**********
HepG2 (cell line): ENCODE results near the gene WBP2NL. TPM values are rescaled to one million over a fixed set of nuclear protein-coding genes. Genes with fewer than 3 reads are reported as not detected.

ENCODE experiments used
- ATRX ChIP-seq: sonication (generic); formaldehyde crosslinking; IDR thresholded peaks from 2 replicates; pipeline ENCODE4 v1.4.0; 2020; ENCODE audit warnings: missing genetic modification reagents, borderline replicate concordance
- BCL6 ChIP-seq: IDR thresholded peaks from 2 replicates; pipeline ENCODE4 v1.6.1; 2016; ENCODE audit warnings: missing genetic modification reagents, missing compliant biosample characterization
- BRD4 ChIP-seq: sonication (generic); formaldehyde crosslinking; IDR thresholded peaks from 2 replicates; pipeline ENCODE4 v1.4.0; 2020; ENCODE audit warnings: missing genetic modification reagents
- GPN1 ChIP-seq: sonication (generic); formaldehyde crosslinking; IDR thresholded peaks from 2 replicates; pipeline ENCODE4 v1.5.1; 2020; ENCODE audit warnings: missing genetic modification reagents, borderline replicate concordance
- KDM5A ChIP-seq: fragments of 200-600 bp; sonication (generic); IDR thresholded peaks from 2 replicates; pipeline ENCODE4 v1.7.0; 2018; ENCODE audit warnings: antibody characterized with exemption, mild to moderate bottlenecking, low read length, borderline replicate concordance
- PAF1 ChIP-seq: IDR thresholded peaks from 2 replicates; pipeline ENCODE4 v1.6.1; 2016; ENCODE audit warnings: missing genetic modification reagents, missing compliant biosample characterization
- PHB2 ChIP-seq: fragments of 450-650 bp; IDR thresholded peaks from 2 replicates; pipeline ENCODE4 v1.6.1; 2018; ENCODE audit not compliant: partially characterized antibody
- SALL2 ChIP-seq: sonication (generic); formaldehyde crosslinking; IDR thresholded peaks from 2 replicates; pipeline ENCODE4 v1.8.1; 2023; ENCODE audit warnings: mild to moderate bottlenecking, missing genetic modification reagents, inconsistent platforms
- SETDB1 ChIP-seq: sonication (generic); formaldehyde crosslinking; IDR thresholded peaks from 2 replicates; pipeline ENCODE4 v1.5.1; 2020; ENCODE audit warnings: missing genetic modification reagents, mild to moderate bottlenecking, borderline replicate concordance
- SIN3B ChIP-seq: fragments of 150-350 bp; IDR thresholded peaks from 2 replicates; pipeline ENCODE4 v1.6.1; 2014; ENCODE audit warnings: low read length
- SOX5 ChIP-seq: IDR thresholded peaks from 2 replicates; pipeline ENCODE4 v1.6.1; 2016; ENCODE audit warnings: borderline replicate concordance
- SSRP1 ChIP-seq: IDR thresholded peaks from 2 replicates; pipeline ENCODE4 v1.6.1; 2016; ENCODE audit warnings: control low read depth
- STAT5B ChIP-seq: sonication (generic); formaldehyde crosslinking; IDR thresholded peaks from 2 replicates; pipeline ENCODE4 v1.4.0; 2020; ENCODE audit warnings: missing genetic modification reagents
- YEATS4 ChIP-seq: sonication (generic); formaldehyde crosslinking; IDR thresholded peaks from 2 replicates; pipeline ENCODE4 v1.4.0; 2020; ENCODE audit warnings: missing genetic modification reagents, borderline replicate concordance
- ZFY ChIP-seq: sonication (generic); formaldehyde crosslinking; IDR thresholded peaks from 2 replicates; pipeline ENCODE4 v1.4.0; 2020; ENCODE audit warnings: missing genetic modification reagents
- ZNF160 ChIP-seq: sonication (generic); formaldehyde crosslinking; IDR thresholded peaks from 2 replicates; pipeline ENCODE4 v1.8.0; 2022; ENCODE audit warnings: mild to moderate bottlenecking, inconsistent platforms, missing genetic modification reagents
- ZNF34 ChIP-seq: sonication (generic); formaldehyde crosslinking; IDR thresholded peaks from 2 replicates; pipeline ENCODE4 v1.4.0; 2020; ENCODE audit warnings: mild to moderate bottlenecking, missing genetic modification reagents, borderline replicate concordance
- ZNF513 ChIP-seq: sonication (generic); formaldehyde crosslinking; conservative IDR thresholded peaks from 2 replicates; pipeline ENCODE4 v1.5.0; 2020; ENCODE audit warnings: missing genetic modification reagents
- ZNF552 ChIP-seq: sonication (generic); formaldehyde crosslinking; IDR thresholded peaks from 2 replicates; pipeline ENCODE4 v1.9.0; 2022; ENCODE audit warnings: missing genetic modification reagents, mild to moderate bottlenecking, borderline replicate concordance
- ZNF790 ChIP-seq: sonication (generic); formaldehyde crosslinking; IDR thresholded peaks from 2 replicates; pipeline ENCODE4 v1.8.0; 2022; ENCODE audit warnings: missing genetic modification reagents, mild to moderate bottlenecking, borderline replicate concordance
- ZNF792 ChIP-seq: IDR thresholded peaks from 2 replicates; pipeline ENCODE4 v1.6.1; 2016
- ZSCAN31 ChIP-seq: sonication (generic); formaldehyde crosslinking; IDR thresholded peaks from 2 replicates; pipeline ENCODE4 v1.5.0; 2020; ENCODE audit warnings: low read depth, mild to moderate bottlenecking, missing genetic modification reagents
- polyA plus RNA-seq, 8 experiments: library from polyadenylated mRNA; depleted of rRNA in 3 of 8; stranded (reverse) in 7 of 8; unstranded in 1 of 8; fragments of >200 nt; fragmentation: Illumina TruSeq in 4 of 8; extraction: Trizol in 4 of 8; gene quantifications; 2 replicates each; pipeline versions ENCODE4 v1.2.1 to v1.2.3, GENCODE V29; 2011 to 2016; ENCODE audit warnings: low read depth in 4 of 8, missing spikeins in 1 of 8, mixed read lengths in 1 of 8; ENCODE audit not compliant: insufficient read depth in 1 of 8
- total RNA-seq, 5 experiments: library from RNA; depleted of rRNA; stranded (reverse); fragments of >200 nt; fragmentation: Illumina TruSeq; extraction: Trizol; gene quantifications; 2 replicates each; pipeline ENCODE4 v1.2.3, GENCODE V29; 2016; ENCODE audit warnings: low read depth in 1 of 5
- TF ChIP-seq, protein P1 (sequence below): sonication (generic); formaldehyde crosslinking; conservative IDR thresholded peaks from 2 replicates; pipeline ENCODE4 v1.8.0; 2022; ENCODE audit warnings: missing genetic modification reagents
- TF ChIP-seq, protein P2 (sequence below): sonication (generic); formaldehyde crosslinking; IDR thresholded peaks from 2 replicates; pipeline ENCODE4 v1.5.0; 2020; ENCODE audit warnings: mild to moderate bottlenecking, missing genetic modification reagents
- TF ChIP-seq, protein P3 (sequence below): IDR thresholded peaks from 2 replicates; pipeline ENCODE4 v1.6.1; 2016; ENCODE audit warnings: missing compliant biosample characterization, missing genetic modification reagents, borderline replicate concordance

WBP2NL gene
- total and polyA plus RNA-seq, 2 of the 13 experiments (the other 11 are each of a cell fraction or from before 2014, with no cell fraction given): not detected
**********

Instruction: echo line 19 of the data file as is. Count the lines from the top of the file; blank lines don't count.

- ZNF34 ChIP-seq: sonication (generic); formaldehyde crosslinking; IDR thresholded peaks from 2 replicates; pipeline ENCODE4 v1.4.0; 2020; ENCODE audit warnings: mild to moderate bottlenecking, missing genetic modification reagents, borderline replicate concordance